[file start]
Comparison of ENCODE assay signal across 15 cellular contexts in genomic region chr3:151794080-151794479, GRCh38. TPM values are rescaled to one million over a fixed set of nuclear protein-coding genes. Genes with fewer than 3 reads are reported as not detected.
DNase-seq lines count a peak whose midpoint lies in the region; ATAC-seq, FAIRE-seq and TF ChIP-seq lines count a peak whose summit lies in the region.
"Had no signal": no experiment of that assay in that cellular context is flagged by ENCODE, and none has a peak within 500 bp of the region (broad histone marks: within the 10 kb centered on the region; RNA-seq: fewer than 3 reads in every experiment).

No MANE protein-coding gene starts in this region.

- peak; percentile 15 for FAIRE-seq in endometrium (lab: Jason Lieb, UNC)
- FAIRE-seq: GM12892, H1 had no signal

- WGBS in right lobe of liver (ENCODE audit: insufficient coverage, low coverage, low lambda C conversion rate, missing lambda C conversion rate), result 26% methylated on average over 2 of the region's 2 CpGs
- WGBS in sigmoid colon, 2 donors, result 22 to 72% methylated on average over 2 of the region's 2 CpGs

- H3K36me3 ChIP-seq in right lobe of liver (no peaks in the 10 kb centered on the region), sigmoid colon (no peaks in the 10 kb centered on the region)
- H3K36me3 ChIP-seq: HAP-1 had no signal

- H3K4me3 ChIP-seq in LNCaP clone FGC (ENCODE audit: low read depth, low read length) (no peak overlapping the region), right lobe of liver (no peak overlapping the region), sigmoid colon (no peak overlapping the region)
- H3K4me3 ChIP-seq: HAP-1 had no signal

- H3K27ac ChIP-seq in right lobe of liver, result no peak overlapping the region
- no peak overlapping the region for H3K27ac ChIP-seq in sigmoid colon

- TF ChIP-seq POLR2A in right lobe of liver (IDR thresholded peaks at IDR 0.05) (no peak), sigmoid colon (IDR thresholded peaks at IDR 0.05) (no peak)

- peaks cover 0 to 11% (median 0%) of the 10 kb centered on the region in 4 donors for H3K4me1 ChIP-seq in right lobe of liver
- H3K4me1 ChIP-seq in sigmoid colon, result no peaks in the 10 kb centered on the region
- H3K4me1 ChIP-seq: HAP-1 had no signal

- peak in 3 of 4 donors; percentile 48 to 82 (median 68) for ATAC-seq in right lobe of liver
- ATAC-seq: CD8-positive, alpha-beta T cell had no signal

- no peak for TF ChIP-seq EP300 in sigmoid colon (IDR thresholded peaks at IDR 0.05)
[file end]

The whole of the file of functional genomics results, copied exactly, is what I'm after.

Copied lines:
Comparison of ENCODE assay signal across 15 cellular contexts in genomic region chr3:151794080-151794479, GRCh38. TPM values are rescaled to one million over a fixed set of nuclear protein-coding genes. Genes with fewer than 3 reads are reported as not detected.
DNase-seq lines count a peak whose midpoint lies in the region; ATAC-seq, FAIRE-seq and TF ChIP-seq lines count a peak whose summit lies in the region.
"Had no signal": no experiment of that assay in that cellular context is flagged by ENCODE, and none has a peak within 500 bp of the region (broad histone marks: within the 10 kb centered on the region; RNA-seq: fewer than 3 reads in every experiment).

No MANE protein-coding gene starts in this region.

- peak; percentile 15 for FAIRE-seq in endometrium (lab: Jason Lieb, UNC)
- FAIRE-seq: GM12892, H1 had no signal

- WGBS in right lobe of liver (ENCODE audit: insufficient coverage, low coverage, low lambda C conversion rate, missing lambda C conversion rate), result 26% methylated on average over 2 of the region's 2 CpGs
- WGBS in sigmoid colon, 2 donors, result 22 to 72% methylated on average over 2 of the region's 2 CpGs

- H3K36me3 ChIP-seq in right lobe of liver (no peaks in the 10 kb centered on the region), sigmoid colon (no peaks in the 10 kb centered on the region)
- H3K36me3 ChIP-seq: HAP-1 had no signal

- H3K4me3 ChIP-seq in LNCaP clone FGC (ENCODE audit: low read depth, low read length) (no peak overlapping the region), right lobe of liver (no peak overlapping the region), sigmoid colon (no peak overlapping the region)
- H3K4me3 ChIP-seq: HAP-1 had no signal

- H3K27ac ChIP-seq in right lobe of liver, result no peak overlapping the region
- no peak overlapping the region for H3K27ac ChIP-seq in sigmoid colon

- TF ChIP-seq POLR2A in right lobe of liver (IDR thresholded peaks at IDR 0.05) (no peak), sigmoid colon (IDR thresholded peaks at IDR 0.05) (no peak)

- peaks cover 0 to 11% (median 0%) of the 10 kb centered on the region in 4 donors for H3K4me1 ChIP-seq in right lobe of liver
- H3K4me1 ChIP-seq in sigmoid colon, result no peaks in the 10 kb centered on the region
- H3K4me1 ChIP-seq: HAP-1 had no signal

- peak in 3 of 4 donors; percentile 48 to 82 (median 68) for ATAC-seq in right lobe of liver
- ATAC-seq: CD8-positive, alpha-beta T cell had no signal

- no peak for TF ChIP-seq EP300 in sigmoid colon (IDR thresholded peaks at IDR 0.05)